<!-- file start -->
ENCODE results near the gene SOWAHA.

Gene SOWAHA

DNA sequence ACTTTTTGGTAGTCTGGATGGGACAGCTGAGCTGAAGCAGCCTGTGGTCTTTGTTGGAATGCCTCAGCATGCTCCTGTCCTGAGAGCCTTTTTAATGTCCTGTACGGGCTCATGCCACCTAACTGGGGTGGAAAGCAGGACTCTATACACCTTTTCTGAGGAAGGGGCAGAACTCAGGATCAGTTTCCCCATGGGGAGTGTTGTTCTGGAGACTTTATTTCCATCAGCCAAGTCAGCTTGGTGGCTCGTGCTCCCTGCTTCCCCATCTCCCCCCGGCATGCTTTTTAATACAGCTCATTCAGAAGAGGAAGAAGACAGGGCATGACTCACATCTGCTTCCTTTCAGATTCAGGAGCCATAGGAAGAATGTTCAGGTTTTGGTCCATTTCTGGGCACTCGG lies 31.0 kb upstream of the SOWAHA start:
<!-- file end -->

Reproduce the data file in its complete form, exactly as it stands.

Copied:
ENCODE results near the gene SOWAHA.

Gene SOWAHA

DNA sequence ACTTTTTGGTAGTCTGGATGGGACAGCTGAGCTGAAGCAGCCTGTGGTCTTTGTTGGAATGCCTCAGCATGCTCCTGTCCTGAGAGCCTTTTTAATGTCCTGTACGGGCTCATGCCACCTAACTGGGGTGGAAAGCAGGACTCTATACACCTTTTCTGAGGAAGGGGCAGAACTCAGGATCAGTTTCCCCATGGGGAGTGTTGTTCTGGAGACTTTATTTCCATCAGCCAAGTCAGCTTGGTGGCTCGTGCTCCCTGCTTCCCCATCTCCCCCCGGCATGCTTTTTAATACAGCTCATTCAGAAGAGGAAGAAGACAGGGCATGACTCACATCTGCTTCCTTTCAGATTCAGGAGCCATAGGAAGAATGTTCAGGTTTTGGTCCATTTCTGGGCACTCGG lies 31.0 kb upstream of the SOWAHA start: